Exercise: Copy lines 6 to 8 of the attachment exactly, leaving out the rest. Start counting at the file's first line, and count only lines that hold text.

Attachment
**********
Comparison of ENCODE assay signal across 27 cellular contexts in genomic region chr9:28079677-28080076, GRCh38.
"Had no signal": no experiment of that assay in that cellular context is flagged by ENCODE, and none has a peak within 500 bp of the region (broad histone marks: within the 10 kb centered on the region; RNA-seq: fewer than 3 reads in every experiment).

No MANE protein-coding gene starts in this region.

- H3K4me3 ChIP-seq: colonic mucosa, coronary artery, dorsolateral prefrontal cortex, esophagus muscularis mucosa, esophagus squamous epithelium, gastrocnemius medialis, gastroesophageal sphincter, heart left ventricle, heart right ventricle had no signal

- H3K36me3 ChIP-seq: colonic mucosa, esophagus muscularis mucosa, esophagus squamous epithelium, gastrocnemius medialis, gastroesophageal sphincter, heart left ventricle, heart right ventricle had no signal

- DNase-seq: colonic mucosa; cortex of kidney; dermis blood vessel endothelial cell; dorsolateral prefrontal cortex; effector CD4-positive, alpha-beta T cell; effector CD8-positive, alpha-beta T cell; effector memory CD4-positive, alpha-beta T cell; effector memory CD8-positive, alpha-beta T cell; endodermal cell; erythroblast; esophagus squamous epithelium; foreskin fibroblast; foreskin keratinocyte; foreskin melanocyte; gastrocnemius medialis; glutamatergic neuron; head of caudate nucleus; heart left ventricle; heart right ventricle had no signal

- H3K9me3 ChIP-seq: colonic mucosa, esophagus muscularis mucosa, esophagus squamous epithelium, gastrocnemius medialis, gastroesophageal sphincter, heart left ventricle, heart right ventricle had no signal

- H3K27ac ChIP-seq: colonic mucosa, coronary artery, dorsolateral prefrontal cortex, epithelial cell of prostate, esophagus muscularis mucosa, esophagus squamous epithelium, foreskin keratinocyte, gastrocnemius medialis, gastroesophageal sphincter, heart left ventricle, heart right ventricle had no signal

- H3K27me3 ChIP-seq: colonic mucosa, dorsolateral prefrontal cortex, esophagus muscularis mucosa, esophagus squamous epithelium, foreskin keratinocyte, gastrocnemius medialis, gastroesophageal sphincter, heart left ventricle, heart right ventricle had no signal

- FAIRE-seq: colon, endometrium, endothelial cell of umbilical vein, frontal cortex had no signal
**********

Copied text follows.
- DNase-seq: colonic mucosa; cortex of kidney; dermis blood vessel endothelial cell; dorsolateral prefrontal cortex; effector CD4-positive, alpha-beta T cell; effector CD8-positive, alpha-beta T cell; effector memory CD4-positive, alpha-beta T cell; effector memory CD8-positive, alpha-beta T cell; endodermal cell; erythroblast; esophagus squamous epithelium; foreskin fibroblast; foreskin keratinocyte; foreskin melanocyte; gastrocnemius medialis; glutamatergic neuron; head of caudate nucleus; heart left ventricle; heart right ventricle had no signal

- H3K9me3 ChIP-seq: colonic mucosa, esophagus muscularis mucosa, esophagus squamous epithelium, gastrocnemius medialis, gastroesophageal sphincter, heart left ventricle, heart right ventricle had no signal

- H3K27ac ChIP-seq: colonic mucosa, coronary artery, dorsolateral prefrontal cortex, epithelial cell of prostate, esophagus muscularis mucosa, esophagus squamous epithelium, foreskin keratinocyte, gastrocnemius medialis, gastroesophageal sphincter, heart left ventricle, heart right ventricle had no signal